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Bad Color Days: How to Fix

Sometimes it's hard to come up with a new color scheme.  Sometimes it's easy.  One recommended method is to start with a known color scheme and work from there.  Quilters will find a fabric with a bold, colorful print.  The rest of the fabrics will include shades from the first fabric.  Embroiderers will start with a colorful overdyed thread and use it to select more colors.

I did one such project a few years ago.  We started with an overdyed thread and then chose 4 or 5 colors from that overdye.  The project involved an oak/acorn theme and I wanted green and brown to be included in the colors.  I chose this beautiful overdye:

Besides brown and green, there was red, orange and yellow.  With great excitement I started stitching.  I stitched some more and something happened - the colors where changing and not in a good way.  They began to look like a bad 70's color scheme with rust, harvest gold and avocado.  My excitement turned to disappointment.  I knew I could not look at those colors for the months that the project would take.  Still, it was hard to abandon them.  But, abandon them I did.  The stitches where quickly ripped out and I was back at the needlework store shopping for new colors.  The skein of 70's floss was tossed in a drawer.

Years passed, but I didn't forget that abandoned floss.  Finally, I decided to do something with it.  I had a small frame with a 2 1/4 inch opening so I decided to start with the abandoned floss.  Instead of working with it, I worked against it.  There was no blue at all in it.  So, I chose a bright cheery blue, a pink and a peach to see if they could transform the 70's floss.  I started stitching randomly in the 2 inch square to see what I could come up with.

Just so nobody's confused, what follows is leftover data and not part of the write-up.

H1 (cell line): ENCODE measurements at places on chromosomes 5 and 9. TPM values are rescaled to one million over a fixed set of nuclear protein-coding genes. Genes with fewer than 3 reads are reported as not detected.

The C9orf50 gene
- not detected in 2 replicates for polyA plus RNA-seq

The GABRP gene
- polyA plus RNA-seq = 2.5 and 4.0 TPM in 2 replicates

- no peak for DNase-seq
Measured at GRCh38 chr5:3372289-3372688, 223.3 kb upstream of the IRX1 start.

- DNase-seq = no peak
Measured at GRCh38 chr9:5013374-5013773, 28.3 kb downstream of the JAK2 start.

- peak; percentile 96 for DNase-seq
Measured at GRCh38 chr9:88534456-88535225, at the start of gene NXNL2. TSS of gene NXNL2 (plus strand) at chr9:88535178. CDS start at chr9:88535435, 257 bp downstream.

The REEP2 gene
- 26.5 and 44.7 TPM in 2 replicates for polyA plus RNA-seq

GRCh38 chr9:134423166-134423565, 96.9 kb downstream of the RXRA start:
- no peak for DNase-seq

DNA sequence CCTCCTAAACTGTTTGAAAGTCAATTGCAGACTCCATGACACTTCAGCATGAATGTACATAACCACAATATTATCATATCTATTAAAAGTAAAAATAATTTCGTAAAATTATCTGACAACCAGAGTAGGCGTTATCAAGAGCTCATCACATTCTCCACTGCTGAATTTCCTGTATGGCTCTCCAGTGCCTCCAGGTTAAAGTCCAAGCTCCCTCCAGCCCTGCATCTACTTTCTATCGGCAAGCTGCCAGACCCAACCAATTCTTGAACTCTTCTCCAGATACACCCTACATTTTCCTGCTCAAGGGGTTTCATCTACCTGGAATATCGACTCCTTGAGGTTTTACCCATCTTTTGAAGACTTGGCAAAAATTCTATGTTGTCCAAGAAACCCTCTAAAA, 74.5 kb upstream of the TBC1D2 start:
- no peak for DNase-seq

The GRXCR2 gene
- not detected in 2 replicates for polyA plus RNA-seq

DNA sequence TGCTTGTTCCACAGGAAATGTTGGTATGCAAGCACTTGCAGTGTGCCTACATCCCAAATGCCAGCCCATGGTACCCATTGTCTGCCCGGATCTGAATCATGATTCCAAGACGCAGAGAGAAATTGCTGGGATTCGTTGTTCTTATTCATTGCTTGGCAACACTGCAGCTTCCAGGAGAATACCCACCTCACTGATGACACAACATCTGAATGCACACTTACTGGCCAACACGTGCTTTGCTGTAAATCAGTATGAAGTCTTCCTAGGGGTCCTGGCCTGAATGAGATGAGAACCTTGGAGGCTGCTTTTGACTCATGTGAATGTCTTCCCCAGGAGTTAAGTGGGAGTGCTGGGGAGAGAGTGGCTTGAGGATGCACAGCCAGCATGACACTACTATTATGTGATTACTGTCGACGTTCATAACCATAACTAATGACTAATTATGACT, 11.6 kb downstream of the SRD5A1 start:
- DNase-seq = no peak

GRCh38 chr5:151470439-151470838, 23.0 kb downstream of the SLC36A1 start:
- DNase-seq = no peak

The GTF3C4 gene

No more 70's!  If you look the gold, rust and avocado are still there but muted.  They no longer dominate, but complement.  It was an exiting transformation and I had to try it again with different colors.

Next I found some small kits that had been neglected in a drawer, tossed out the pattern and added an unlikely overdyed thread.  What fun!  I was coming up with fun color schemes in unexpected and unplanned ways.   I played with more of these than I care to admit but, the seed of an idea had been planted.  I would use this exercise as a basis for future designs.


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Do Overs

Starting over means re-doing some of my projects.  A lot of the projects that I've done I don't want to do over.  Some turned out not to be the worth effort and others were not fun at all.  There's also a feeling of "been there, done that".    I've also discovered that I enjoy the act of creating more than the results sometimes.
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After the second stitching, I'd had enough.  But, I was given the 2010 Just Cross Stitch Ornament issue with the pattern and that was a sign that the reindeer needed to be stitched again.  Hopefully, that's it.
My last do over represents all the EGA seminars that I attended over the years.


Pioneer Sampler Redo

I first did this quilt in the late 90's.  It was my first quilt with a shape besides a square.
At the time "Quilt in a Day" was on PBS early on Saturday mornings.  I was amazed at how simple the complicated blocks were to piece and it gave me confidence to try a more complicated quilt.  As, I remember, the show was of star blocks.  I found that book at the quilt store but I liked the Pioneer Sampler better.
My first pioneer sampler was made with 30's style fabric I purchased on sale.  I liked the fabric when I saw it and was afraid if I didn't get it I would never be able to find any again.  I'm happy to report that 15+ years later you can still get 30's fabric - so much for it being a fad.  The quilt lived on the couch and was used when watching TV on cold nights.  I don't even have a picture of it any more.
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